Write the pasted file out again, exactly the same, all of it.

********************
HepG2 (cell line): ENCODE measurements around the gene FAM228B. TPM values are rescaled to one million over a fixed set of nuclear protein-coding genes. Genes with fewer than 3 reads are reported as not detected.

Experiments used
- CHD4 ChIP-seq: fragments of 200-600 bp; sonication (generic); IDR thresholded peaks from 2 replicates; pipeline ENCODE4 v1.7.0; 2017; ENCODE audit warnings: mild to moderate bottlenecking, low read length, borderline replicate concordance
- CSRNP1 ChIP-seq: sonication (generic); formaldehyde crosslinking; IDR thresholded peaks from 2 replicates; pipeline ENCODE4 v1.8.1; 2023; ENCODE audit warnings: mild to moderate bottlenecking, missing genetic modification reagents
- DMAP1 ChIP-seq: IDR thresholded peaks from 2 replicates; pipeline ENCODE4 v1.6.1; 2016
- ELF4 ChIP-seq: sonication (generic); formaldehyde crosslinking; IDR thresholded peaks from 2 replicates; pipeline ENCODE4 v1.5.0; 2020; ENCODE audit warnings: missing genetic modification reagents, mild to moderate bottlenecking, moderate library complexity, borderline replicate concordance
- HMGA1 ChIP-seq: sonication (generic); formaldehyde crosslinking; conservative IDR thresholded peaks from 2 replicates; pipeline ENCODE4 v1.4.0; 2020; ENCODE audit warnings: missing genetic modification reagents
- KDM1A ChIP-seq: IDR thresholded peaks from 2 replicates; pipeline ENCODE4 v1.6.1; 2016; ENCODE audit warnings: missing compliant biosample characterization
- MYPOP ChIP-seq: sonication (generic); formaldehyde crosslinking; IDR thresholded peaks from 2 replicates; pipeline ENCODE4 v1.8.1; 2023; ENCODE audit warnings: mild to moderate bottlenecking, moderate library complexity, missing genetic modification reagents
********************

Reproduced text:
HepG2 (cell line): ENCODE measurements around the gene FAM228B. TPM values are rescaled to one million over a fixed set of nuclear protein-coding genes. Genes with fewer than 3 reads are reported as not detected.

Experiments used
- CHD4 ChIP-seq: fragments of 200-600 bp; sonication (generic); IDR thresholded peaks from 2 replicates; pipeline ENCODE4 v1.7.0; 2017; ENCODE audit warnings: mild to moderate bottlenecking, low read length, borderline replicate concordance
- CSRNP1 ChIP-seq: sonication (generic); formaldehyde crosslinking; IDR thresholded peaks from 2 replicates; pipeline ENCODE4 v1.8.1; 2023; ENCODE audit warnings: mild to moderate bottlenecking, missing genetic modification reagents
- DMAP1 ChIP-seq: IDR thresholded peaks from 2 replicates; pipeline ENCODE4 v1.6.1; 2016
- ELF4 ChIP-seq: sonication (generic); formaldehyde crosslinking; IDR thresholded peaks from 2 replicates; pipeline ENCODE4 v1.5.0; 2020; ENCODE audit warnings: missing genetic modification reagents, mild to moderate bottlenecking, moderate library complexity, borderline replicate concordance
- HMGA1 ChIP-seq: sonication (generic); formaldehyde crosslinking; conservative IDR thresholded peaks from 2 replicates; pipeline ENCODE4 v1.4.0; 2020; ENCODE audit warnings: missing genetic modification reagents
- KDM1A ChIP-seq: IDR thresholded peaks from 2 replicates; pipeline ENCODE4 v1.6.1; 2016; ENCODE audit warnings: missing compliant biosample characterization
- MYPOP ChIP-seq: sonication (generic); formaldehyde crosslinking; IDR thresholded peaks from 2 replicates; pipeline ENCODE4 v1.8.1; 2023; ENCODE audit warnings: mild to moderate bottlenecking, moderate library complexity, missing genetic modification reagents